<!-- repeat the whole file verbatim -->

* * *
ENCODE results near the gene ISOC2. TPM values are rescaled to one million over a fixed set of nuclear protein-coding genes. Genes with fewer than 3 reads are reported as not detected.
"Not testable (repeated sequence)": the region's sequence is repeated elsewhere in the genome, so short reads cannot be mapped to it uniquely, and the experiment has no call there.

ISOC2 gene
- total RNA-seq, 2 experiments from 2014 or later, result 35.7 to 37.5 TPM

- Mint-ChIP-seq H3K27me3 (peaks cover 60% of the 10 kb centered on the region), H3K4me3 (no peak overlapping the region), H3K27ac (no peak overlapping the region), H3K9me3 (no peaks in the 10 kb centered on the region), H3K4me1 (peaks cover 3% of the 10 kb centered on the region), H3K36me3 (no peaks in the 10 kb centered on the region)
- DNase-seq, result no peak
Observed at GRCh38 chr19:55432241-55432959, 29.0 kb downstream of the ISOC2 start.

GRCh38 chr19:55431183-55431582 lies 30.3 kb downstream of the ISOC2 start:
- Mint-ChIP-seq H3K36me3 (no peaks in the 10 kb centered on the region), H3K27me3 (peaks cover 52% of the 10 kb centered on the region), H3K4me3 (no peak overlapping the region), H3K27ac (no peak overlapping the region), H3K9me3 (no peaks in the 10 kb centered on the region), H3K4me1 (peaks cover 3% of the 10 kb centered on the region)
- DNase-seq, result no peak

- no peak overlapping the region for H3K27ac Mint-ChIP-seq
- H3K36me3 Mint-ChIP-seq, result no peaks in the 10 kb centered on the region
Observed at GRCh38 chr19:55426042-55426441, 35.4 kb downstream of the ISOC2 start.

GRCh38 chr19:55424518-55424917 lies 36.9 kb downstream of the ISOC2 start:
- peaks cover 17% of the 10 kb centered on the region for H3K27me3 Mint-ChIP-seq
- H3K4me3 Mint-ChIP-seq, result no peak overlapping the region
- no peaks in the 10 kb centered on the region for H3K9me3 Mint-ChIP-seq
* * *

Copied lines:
ENCODE results near the gene ISOC2. TPM values are rescaled to one million over a fixed set of nuclear protein-coding genes. Genes with fewer than 3 reads are reported as not detected.
"Not testable (repeated sequence)": the region's sequence is repeated elsewhere in the genome, so short reads cannot be mapped to it uniquely, and the experiment has no call there.

ISOC2 gene
- total RNA-seq, 2 experiments from 2014 or later, result 35.7 to 37.5 TPM

- Mint-ChIP-seq H3K27me3 (peaks cover 60% of the 10 kb centered on the region), H3K4me3 (no peak overlapping the region), H3K27ac (no peak overlapping the region), H3K9me3 (no peaks in the 10 kb centered on the region), H3K4me1 (peaks cover 3% of the 10 kb centered on the region), H3K36me3 (no peaks in the 10 kb centered on the region)
- DNase-seq, result no peak
Observed at GRCh38 chr19:55432241-55432959, 29.0 kb downstream of the ISOC2 start.

GRCh38 chr19:55431183-55431582 lies 30.3 kb downstream of the ISOC2 start:
- Mint-ChIP-seq H3K36me3 (no peaks in the 10 kb centered on the region), H3K27me3 (peaks cover 52% of the 10 kb centered on the region), H3K4me3 (no peak overlapping the region), H3K27ac (no peak overlapping the region), H3K9me3 (no peaks in the 10 kb centered on the region), H3K4me1 (peaks cover 3% of the 10 kb centered on the region)
- DNase-seq, result no peak

- no peak overlapping the region for H3K27ac Mint-ChIP-seq
- H3K36me3 Mint-ChIP-seq, result no peaks in the 10 kb centered on the region
Observed at GRCh38 chr19:55426042-55426441, 35.4 kb downstream of the ISOC2 start.

GRCh38 chr19:55424518-55424917 lies 36.9 kb downstream of the ISOC2 start:
- peaks cover 17% of the 10 kb centered on the region for H3K27me3 Mint-ChIP-seq
- H3K4me3 Mint-ChIP-seq, result no peak overlapping the region
- no peaks in the 10 kb centered on the region for H3K9me3 Mint-ChIP-seq